The wail of the emergency siren reverberates across the school’s playing field, conjuring a primal fear even before the words “Missile launched! Missile launched!” crackle over the loudspeaker. Two dozen men, women and children—many wearing bonnets and wet neck towels against the blazing sunshine—scamper across the shingle expanse before squatting down low with arms covering heads.

“We haven’t got a nuclear shelter or even strong buildings, so this is all we can do,” says Nakamura Takashi, an official of Sakura City in Japan’s central Tochigi Prefecture, who helped to organize the missile defense drill at the local Kamimatsuyama Elementary School on Sept. 10. “The government says you have a much higher survival rate if you crouch rather than stand up.”

Pyongyang’s relentless pursuit of a nuclear arsenal capable of striking the continental U.S. has caused outrage in Washington, provoking U.S. President Donald Trump to threaten to “totally destroy” North Korea in response. But it is Japan that lies on the nuclear front line.

North Korea loathes Japan because of its colonization of the Korean peninsula prior to World War II. While North Korean leader Kim Jong Un has more than 1,000 pieces of conventional artillery pointing at South Korea, the 22 ballistic missiles his regime has tested since February have all been fired toward Japan, whose capital Tokyo lies just 800 miles from Pyongyang.

“The four islands of the [Japanese] archipelago should be sunken into the sea by the nuclear bomb of Juche,” Pyongyang said in a Sept. 14 statement. (Juche is the ideology of socialist self-reliance pioneered by Kim Il-sung, the country’s founder and grandfather of the current Kim.) Japan, Pyongyang said, no longer needs “to exist near us.”

The last missile to fly at Japan was on Sept. 15, following an earlier one on Aug. 29. Both flew over the northern island of Hokkaido before splashing into the Pacific Ocean. They set off sirens across huge swaths of the country, including those at Sakura, a rice-farming community of 44,000 people a couple of hours’ drive north of Tokyo. Smartphone alerts beeped in unison and television stations suddenly cut to an ominous black screen with bold, white script warning of a possible missile attack. For the few minutes, until the all-clear signal sounded, residents wondered whether their world was about to end.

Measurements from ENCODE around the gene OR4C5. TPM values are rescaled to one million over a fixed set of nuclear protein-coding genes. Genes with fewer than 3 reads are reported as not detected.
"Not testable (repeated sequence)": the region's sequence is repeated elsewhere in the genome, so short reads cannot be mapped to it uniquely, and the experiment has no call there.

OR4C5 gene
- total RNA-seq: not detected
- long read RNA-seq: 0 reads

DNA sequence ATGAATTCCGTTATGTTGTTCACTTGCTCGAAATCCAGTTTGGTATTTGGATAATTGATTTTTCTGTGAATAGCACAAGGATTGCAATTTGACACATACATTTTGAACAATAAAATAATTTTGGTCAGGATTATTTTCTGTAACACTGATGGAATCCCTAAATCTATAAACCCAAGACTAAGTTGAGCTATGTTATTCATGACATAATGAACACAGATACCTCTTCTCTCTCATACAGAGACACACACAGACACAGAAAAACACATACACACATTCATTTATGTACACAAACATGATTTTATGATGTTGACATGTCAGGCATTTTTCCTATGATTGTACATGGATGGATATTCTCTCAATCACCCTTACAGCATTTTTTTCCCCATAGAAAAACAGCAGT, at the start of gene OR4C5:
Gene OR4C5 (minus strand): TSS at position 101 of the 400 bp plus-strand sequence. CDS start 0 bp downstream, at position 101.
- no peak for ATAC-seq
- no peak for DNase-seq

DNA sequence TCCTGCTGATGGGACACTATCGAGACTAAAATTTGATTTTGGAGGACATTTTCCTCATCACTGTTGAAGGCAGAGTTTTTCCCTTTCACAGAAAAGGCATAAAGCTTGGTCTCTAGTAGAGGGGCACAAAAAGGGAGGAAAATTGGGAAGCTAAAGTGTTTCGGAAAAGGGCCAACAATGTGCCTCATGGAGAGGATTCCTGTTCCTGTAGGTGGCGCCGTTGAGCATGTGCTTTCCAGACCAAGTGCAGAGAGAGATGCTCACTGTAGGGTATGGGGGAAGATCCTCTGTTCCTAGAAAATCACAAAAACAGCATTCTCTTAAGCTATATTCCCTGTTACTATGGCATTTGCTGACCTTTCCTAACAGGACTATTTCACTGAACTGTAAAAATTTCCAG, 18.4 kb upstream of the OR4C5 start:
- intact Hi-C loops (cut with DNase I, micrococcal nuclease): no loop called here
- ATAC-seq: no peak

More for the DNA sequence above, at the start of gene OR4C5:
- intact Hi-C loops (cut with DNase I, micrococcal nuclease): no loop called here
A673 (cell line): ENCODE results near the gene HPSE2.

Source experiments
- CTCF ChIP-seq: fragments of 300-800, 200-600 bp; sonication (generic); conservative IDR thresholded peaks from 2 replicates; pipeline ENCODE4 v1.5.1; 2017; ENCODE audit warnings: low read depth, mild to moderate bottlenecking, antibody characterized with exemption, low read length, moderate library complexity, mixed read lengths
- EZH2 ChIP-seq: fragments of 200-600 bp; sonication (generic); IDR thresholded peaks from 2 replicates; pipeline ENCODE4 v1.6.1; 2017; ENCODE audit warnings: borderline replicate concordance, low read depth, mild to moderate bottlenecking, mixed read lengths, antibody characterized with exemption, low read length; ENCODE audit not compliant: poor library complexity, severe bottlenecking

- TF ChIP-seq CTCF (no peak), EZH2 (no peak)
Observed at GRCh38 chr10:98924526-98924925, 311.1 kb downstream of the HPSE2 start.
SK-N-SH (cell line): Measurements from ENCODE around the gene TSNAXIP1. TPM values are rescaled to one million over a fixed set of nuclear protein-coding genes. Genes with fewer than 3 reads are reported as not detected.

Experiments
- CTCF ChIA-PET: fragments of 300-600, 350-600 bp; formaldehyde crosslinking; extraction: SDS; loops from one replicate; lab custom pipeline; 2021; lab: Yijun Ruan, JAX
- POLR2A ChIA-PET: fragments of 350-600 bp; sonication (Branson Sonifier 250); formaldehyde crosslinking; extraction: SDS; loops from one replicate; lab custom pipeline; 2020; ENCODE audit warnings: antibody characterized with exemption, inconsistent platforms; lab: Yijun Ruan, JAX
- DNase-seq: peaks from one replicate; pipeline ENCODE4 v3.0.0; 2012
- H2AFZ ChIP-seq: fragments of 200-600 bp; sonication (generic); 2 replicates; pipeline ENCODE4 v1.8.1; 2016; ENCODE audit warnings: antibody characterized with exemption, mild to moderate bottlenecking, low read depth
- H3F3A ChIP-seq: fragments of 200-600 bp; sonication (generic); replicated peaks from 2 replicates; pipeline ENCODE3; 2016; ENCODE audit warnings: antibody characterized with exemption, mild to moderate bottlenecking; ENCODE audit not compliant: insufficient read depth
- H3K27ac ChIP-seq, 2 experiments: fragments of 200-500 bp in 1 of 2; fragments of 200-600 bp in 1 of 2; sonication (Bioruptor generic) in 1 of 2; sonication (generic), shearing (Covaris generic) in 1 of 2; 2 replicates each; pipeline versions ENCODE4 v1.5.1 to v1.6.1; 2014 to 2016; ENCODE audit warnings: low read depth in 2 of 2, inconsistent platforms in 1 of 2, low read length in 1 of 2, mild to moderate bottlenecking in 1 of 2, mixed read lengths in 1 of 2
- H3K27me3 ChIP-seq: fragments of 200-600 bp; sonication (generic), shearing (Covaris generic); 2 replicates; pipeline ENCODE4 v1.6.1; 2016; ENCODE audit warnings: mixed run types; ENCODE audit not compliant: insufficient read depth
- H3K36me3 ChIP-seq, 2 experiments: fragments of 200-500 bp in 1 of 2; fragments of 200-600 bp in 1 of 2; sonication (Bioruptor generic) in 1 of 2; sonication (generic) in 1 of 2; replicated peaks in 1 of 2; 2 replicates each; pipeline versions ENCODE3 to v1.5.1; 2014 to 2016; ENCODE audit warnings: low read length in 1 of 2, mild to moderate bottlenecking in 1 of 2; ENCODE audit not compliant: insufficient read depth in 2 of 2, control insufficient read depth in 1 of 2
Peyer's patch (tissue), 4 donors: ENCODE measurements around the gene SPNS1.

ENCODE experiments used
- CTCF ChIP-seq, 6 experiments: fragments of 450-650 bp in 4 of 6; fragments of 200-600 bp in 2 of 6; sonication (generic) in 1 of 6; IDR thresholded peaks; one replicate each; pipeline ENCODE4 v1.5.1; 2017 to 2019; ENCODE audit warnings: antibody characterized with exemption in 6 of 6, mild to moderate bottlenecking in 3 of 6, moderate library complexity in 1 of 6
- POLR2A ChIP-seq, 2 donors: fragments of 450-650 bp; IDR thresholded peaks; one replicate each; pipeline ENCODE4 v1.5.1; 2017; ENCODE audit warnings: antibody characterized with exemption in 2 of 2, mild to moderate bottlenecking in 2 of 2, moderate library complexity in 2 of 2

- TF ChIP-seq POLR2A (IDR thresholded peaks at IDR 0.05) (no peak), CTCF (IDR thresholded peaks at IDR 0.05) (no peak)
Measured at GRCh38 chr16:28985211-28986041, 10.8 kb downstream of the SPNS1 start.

“It was scary,” says kindergarten teacher Atsuko Murakami, 44, who took part in the missile defense drill. “I just huddled together at home with my two young daughters watching the TV for updates.”

The threat has spurred the Japanese government to raise public preparedness. Schools have been instructed to conduct missile defense training alongside regular safety drills. Local authorities across the country have followed suit. Japan’s Fishery Agency even has plans to introduce, by next year, an alert system for fishing vessels that could be struck by a ditching missile.

Japanese fears have grown more acute after North Korea conducted its sixth nuclear test on Sept. 2. The 120-kiloton explosion was around eight times the ferocity of the bombs that devastated the cities of Hiroshima and Nagasaki at the end of World War II. Nuclear fallout is no hypothetical peril for Japan’s 126 million people, and certainly not in Sakura, which lies just 75 miles (120 km) from the Fukushima nuclear plant that went into meltdown following an earthquake and tsunami in 2011. Sakura was evacuated after that catastrophe and people still worry about radiation contamination in local crops.

Japan’s propensity for severe seismic activity means disaster preparedness is treated with the utmost seriousness. The threat from North Korea has heightened these existing concerns. Other than the missile drills, people in Sakura practice crawling through a smoke-filled tent, get shaken around an earthquake simulation chamber, and, in the event that stairs are destroyed, learn how to abseil, practicing on the façade of the white, three-story school building. Volunteers hand out steaming bowls of miso soup brimming with pork belly and root vegetables. Continue reading.